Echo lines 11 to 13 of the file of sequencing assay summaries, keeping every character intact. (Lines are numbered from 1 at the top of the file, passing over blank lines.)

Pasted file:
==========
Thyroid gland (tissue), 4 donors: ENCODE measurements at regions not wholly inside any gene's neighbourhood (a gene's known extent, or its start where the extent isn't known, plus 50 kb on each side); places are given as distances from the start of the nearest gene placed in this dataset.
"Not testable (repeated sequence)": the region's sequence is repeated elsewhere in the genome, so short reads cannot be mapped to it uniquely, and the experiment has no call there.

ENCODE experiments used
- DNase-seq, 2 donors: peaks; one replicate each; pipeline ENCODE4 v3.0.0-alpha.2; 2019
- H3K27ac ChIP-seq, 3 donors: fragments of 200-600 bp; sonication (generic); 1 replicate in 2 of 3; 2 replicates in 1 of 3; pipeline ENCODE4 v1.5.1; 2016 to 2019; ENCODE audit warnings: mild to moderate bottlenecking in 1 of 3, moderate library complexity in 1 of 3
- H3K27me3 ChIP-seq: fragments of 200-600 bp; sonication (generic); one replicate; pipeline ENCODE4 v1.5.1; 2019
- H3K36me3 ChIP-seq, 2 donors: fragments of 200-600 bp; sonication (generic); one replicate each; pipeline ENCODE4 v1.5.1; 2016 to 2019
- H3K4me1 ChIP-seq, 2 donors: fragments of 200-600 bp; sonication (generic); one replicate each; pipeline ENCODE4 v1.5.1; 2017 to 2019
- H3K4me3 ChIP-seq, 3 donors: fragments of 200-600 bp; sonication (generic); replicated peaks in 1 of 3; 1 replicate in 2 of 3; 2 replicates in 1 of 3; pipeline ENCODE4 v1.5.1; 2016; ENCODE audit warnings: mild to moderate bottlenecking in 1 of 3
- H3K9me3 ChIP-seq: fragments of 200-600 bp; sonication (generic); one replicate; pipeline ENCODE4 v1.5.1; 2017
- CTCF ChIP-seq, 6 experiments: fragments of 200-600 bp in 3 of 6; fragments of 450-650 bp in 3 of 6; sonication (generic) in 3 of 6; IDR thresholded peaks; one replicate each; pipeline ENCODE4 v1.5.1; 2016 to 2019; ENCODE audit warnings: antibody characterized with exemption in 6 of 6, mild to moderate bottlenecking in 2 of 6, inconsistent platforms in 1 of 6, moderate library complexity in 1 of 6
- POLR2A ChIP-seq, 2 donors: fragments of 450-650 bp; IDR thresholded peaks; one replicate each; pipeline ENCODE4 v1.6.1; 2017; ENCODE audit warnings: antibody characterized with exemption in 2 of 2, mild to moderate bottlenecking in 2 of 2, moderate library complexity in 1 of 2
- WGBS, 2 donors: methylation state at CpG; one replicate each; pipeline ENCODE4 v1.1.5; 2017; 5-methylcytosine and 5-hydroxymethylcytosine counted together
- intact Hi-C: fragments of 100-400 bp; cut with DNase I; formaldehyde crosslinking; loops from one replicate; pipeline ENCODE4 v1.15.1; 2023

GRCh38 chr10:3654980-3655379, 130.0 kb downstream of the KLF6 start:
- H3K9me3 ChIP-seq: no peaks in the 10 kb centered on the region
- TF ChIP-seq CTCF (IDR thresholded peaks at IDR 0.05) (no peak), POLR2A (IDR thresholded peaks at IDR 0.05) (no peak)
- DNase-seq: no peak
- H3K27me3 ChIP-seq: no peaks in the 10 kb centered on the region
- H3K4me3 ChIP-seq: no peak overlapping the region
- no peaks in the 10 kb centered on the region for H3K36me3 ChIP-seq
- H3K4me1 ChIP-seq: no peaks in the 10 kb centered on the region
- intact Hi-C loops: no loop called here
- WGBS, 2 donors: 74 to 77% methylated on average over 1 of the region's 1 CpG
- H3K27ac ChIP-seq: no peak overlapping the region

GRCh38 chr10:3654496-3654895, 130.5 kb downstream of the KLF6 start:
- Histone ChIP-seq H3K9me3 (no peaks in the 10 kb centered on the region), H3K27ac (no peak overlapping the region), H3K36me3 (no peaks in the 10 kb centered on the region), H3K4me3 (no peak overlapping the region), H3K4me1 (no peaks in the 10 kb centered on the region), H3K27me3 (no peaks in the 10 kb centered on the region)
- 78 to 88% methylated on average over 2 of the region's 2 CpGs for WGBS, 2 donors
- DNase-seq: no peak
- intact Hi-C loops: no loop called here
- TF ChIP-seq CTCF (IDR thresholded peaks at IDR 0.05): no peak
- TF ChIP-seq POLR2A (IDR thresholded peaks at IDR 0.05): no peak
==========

- CTCF ChIP-seq, 6 experiments: fragments of 200-600 bp in 3 of 6; fragments of 450-650 bp in 3 of 6; sonication (generic) in 3 of 6; IDR thresholded peaks; one replicate each; pipeline ENCODE4 v1.5.1; 2016 to 2019; ENCODE audit warnings: antibody characterized with exemption in 6 of 6, mild to moderate bottlenecking in 2 of 6, inconsistent platforms in 1 of 6, moderate library complexity in 1 of 6
- POLR2A ChIP-seq, 2 donors: fragments of 450-650 bp; IDR thresholded peaks; one replicate each; pipeline ENCODE4 v1.6.1; 2017; ENCODE audit warnings: antibody characterized with exemption in 2 of 2, mild to moderate bottlenecking in 2 of 2, moderate library complexity in 1 of 2
- WGBS, 2 donors: methylation state at CpG; one replicate each; pipeline ENCODE4 v1.1.5; 2017; 5-methylcytosine and 5-hydroxymethylcytosine counted together